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Libros Libros 1 a 10 de 153 sobre But yet, if we would speak of things as they are, we must allow that all the art...
" But yet, if we would speak of things as they are, we must allow that all the art of rhetoric, besides order and clearness, all the artificial and figurative application of words eloquence hath invented, are for nothing else but to insinuate wrong ideas,... "
The British Magazine and Monthly Register of Religious and Ecclesiastical ... - Página 250
1834
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The works of John Locke. To which is added the life of the author and a ...

John Locke - 1801
...information and improvement, such ornaments as are borrowed from them can scarce pass for faults. But yet if we would speak of things as they are, we must allow that all the art of rhetbrick, besides order and clearness, all the artificial and figurative application of words eloquence...
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An Essay Concerning Human Understanding, Volumen 1

John Locke - 1805
...information and improvement, such ornaments as arc borrowed from them can scarce pass for faults. But yet if we would speak of things as they are, we must allow that all the art of rhetorick, besides order and clearness, all the artificial and figurative application of words eloquence...
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An Essay Concerning Human Understanding, Volumen 2

John Locke - 1805 - 510 páginas
...information and improvement, such ornaments as are borrowed from them can scarce pass for faults. But yet if we would speak of things as they are, we must allow that ail the art of rhetorick, besides order and clearness, all the artificial and figurative application...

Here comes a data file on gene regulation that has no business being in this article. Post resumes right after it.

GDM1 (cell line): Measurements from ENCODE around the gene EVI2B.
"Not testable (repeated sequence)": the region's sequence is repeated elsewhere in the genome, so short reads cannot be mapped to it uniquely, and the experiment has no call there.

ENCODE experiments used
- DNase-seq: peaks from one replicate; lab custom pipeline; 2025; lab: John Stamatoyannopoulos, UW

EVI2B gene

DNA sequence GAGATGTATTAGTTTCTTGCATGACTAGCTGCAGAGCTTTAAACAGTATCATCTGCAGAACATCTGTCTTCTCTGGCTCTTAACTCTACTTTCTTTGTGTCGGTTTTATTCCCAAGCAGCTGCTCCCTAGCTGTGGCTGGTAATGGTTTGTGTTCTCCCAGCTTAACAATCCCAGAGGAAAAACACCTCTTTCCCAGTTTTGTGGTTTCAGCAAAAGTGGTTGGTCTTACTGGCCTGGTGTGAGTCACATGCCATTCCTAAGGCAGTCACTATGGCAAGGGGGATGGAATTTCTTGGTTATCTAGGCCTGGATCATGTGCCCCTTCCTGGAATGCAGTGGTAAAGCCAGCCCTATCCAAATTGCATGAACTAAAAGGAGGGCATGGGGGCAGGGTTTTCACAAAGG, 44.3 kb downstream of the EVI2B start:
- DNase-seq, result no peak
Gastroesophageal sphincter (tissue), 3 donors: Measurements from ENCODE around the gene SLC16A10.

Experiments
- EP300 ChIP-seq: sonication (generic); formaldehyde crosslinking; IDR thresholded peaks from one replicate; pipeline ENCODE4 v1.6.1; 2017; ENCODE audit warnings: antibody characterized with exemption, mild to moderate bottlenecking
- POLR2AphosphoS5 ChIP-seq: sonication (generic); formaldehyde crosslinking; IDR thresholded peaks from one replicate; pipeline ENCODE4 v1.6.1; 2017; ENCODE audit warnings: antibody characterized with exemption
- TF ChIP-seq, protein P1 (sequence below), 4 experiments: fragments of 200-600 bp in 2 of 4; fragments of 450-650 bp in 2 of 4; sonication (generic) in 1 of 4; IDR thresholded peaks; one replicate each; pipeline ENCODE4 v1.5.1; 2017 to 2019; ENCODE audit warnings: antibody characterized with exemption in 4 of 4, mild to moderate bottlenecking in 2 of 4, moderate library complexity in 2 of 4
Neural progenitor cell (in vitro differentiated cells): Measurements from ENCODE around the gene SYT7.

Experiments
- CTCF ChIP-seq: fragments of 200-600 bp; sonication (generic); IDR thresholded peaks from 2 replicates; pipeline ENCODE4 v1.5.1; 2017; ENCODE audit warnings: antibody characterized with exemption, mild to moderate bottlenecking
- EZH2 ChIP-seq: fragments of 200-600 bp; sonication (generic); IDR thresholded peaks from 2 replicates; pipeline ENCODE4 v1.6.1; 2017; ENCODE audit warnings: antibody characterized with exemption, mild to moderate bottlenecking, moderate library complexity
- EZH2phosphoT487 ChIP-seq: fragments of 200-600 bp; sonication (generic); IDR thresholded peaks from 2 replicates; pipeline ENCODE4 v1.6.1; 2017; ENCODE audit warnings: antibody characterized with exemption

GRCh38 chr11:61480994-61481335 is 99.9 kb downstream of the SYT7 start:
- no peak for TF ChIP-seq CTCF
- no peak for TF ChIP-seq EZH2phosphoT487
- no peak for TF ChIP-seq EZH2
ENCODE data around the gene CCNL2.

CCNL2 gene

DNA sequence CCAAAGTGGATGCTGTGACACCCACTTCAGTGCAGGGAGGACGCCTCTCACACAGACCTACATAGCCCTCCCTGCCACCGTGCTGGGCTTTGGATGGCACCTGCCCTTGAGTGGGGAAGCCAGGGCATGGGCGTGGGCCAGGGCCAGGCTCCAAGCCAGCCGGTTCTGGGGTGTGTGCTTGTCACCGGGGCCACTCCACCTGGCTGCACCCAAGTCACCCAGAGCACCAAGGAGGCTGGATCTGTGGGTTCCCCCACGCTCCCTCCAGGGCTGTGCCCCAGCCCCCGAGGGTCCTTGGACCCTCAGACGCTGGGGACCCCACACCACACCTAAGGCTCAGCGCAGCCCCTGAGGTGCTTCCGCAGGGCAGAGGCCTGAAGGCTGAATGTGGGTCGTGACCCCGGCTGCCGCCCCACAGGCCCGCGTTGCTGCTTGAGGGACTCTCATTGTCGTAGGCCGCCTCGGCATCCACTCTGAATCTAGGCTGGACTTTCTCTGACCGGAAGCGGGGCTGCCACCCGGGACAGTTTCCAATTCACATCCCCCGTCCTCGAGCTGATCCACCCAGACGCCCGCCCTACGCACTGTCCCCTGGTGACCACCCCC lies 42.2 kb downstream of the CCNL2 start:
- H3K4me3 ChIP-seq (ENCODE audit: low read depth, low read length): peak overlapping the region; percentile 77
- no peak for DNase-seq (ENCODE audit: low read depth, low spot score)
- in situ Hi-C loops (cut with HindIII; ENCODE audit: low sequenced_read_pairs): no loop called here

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The Temple of Truth: Or, The Best System of Reason, Philosophy, Virtue, and ...

Charles Edward De Coetlogon - 1807 - 566 páginas
...Salvation, as the Recipients, or Subjects, of divine Grace*? language, can scarce pass for faults. But, if we would speak of things, as they are, we must allow,...besides Order and Clearness — all the artificial application of Eloquence — is only calculated to move the passions, and mislead the judgment." *...
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The temple of truth: or, The best system of reason, philosophy, virtue, and ...

Charles Edward De Coetlogon - 1807
...the Recipients, or Subjects, of , divine Grace * ? , language, can scarce pass for faults. But, if we would speak of things, as they are, we must allow,...the art of Rhetoric, besides Order and Clearness— z\\ the artificial application of Eloquence — is only calculated to move the passions, and mislead...
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An analytical abridgment of Locke's Essay concerning human understanding

John Locke - 1808
...and improvement, such x>rnaments as are borrowed from them, can scarce pass for faults. But yet, if we would speak of things as they are, we must allow that all the art of of Rhetorick, besides Order and Clearness, all the artificial and figurative application of words Eloquence...
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An Essay Concerning Human Understanding, Volumen 2

John Locke - 1813
...information and improvement, such ornaments as are borrowed from them can scarce pass for faults. But yet if we would speak of things as they are, we must allow...besides order and clearness, all the artificial and figura-i live application of words eloquence hath invented, are for nothing else but to insinuate wrong...
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An essay concerning human understanding. To which are now added, i. Analysis ...

John Locke - 1816
...information and improvement, such ornaments as are borrowed from them can scarce pass for faults. But yet if we would speak of things as they are, we must allow...artificial and figurative, application of words eloquence hath invented, are for nothing else but to insinuate wrong ideas, move the passions, and thereby mislead...
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The Quarterly Christian Spectator

1830
...though they now seem sufficiently preposterous. "But yet," he remarks, "if we would speak of tliings as they are, we must allow that all the art of rhetoric,...artificial and figurative application of words eloquence hath invented, are for nothing else but to insinuate wrong ideas, move the passions, and thereby are...
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The Works of John Locke, Volumen 2

John Locke - 1823
...information and improvement, such ornaments as are borrowed from them can scarce pass for faults. But yet if we would speak of things as they are, we must allow...artificial and figurative application of words eloquence hath invented, are for nothing else but to insinuate wrong ideas, move the passions, and thereby mislead...
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